Oil Printing: Updating a Classic Process
 
As photography became more mechanical by the 1890’s many photographic artists felt the need for a photograph to show the hand of the artist. Printmaking methods such as gum over platinum, oil and bromoil were widely used by the photographers to achieve this effect. These methods of printmaking were known as the pictorial movement. This style of photography was popular till it was driven from the scene by “straight” photography typified by Adams and Weston. With the turn of another century, photography now is not only mechanized but digitized and again the photographic artist is looking for methods to show the artist’s hand. Oil printing is a contact print process requiring a negative the size of the final print. The combination of digital capture and the production of a digital enlarged negative with the oil print process allow the photographic artist to utilize the best of the digital world and produce a handmade unique print.
 
History
The oil printing process has it’s origins in the beginnings of photography. Alphonse Poitevin’s original patent in 1855 described not only the carbon printing process but also oil printing. Poitevin found that a gelatin mixed with a dichromate became light sensitive. If the sensitized paper was placed in contact with a negative and exposed to sun light, an image was formed. Dark areas of the image would accept an oil based ink while in the lighter areas the gelatin was hardened and would not accept the ink.
 
Paper
 
The type of paper used is part of the artistic process of oil printing. There is a wide variety of papers available with different surface textures and with different colors. Some work better than others and experimentation is part of the process. I have found that watercolor papers work better than papers designed for etching. Most watercolor papers come in three surfaces: rough, cold press and hot press. Hot press is very smooth with little surface texture and is useful for images with significant detail. Cold press has some texture but not as much as rough. Watercolor paper also comes in different thicknesses. The thickness is described as the weight of the paper and recorded either in pounds or grams. A thin paper is 90 lbs and a thick paper is 300 lbs. An oil print on 300 lbs paper is wonderful hold, it is much more expensive. A 140 lbs paper is easy to use and looks great. While most any high quality watercolor paper will work for oil printing, I prefer using 140 lbs Fabriano Artistico in either hot or cold press.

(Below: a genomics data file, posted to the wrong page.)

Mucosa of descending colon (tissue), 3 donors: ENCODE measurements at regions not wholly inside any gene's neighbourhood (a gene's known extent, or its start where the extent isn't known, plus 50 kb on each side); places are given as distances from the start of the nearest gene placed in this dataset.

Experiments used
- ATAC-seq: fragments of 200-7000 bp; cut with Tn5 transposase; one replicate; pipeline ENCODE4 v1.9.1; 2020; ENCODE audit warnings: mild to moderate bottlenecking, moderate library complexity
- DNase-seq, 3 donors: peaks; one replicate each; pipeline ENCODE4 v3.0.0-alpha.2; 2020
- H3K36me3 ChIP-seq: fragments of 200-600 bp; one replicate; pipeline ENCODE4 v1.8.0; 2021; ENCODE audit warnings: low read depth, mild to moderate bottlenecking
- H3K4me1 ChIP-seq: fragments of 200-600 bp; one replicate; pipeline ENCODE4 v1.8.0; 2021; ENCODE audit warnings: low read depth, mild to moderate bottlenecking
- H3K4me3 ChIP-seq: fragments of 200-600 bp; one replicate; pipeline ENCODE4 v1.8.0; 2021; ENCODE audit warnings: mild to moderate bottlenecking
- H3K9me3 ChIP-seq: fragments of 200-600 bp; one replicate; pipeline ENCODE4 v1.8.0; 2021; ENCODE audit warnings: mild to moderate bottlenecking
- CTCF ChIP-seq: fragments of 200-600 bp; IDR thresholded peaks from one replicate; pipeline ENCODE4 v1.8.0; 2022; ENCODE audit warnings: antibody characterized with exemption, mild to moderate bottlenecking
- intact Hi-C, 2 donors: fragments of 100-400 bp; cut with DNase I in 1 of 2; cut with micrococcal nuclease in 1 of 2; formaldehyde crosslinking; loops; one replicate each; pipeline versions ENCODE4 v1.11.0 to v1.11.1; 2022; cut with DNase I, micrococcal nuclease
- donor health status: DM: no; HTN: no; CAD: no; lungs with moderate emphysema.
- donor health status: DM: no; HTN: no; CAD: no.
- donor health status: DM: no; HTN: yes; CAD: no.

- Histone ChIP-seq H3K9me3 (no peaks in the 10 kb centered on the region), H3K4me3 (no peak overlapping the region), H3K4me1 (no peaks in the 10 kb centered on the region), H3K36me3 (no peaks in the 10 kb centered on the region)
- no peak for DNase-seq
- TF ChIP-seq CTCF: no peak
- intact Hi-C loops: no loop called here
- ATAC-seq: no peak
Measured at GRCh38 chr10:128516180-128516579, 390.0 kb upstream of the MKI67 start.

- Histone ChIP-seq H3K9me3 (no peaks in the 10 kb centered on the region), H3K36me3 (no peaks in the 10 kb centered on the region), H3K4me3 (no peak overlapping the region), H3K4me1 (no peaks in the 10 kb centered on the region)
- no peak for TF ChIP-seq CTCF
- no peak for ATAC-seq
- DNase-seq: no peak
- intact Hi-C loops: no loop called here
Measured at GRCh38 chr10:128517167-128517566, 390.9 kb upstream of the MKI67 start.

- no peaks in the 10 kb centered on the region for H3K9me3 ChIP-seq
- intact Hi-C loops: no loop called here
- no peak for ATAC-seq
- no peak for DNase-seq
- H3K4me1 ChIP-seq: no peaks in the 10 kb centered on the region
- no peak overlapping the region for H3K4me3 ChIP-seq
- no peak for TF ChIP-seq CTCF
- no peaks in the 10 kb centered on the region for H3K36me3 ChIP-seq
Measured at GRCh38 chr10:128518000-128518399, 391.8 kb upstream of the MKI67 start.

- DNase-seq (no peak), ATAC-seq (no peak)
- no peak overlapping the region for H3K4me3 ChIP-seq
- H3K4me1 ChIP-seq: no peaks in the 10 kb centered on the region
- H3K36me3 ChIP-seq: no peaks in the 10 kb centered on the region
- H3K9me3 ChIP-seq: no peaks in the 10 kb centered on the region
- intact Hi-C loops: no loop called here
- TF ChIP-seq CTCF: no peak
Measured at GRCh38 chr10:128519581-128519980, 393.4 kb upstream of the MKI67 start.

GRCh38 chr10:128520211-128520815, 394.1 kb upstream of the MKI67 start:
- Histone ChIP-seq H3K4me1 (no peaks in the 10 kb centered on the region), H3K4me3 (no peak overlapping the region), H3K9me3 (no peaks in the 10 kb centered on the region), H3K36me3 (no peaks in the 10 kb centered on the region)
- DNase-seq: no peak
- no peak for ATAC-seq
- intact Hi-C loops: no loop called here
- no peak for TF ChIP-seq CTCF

Watercolor paper comes in a standard size of 22x30 inches and has either two or four deckled edges. Always tear the paper with a straight edge rather than cutting with a knife. The torn edge has a better look than a cut edge. Watercolor paper has a front and back. You want to use the front side so be prepared to mark the back side with an “X”. The easiest way to determine back from front is look at the watermark. When the water mark reads correctly you are looking at the front.
 
Preparing the Gelatin
 
The basis for the oil print is a high quality layer of gelatin. While some suggest that a food gelatin such as Knox unflavored gelatin can work, I find that a gelatin designed for photographic use will give a more consistent result. Gelatins are given a hardness rating, the Bloom scale. You will want to find a gelatin with a Bloom rating of around 250. I find that two coats of a 6% gelatin solution works well. To make a 6% gelatin solution, weigh out 60 grams of the gelatin and slowly add the dry gelatin with constant stirring into 900cc of distilled water. Add just small amounts of the dry gelatin at a time and avoid clumps which are very difficult to break up. Use a container that you can heat such as a glass beaker. Once all the gelatin has been stirred into the water add enough water to make one liter. The gelatin granules need time to absorb as much water as possible. Not allowing enough time will cause the gelatin to cook rather than melt when the temperature is raised. Allow at least 30 minutes for the gelatin to swell. 
 
 
To melt the gelatin place the beaker on a hot plate set at a low temperature. You want to slowly raise the temperature to around 120F but certainly no higher than 130F. Monitor the melting with a thermometer. As the temperature increases you can see two levels in the mixture. The lower level is clear and warmer while the upper level is cooler with unmelted gelatin. Once the solution is completely clear, the gelatin is ready to use.